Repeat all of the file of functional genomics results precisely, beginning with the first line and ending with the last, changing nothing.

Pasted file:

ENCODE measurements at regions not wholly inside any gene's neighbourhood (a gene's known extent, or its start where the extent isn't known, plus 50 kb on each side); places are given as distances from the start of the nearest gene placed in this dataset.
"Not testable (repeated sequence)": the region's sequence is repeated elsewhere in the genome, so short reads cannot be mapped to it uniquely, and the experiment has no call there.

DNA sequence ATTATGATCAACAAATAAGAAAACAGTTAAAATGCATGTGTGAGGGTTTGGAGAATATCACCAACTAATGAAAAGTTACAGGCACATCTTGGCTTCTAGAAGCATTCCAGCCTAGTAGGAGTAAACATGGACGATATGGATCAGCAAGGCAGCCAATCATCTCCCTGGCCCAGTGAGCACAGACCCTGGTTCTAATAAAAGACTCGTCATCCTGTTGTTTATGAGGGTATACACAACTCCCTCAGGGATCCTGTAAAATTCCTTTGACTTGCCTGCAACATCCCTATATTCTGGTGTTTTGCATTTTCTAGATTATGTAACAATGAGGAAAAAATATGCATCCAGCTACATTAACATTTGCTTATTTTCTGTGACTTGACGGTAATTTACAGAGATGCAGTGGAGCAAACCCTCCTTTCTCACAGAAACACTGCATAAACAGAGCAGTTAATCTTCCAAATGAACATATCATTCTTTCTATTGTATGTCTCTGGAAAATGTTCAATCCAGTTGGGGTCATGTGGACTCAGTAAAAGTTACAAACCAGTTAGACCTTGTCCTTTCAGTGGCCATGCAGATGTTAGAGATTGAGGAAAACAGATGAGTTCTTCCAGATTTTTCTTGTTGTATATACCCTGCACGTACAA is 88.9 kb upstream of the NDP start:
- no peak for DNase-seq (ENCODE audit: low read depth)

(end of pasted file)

ENCODE measurements at regions not wholly inside any gene's neighbourhood (a gene's known extent, or its start where the extent isn't known, plus 50 kb on each side); places are given as distances from the start of the nearest gene placed in this dataset.
"Not testable (repeated sequence)": the region's sequence is repeated elsewhere in the genome, so short reads cannot be mapped to it uniquely, and the experiment has no call there.

DNA sequence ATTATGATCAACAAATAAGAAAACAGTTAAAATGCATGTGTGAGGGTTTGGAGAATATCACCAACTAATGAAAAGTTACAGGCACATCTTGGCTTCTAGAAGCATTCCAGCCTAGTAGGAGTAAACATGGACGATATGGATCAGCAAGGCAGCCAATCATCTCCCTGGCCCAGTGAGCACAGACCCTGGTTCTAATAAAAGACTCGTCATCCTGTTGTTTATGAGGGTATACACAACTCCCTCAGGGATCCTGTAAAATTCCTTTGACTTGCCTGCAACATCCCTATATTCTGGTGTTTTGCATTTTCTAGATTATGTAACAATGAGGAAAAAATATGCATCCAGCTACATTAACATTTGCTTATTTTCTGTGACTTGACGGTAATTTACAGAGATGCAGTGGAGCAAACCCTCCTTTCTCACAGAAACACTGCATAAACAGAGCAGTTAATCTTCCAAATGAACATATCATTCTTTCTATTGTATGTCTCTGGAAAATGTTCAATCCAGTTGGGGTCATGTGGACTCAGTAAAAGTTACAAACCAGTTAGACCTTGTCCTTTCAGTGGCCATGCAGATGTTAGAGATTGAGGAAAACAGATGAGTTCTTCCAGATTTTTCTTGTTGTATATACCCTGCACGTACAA is 88.9 kb upstream of the NDP start:
- no peak for DNase-seq (ENCODE audit: low read depth)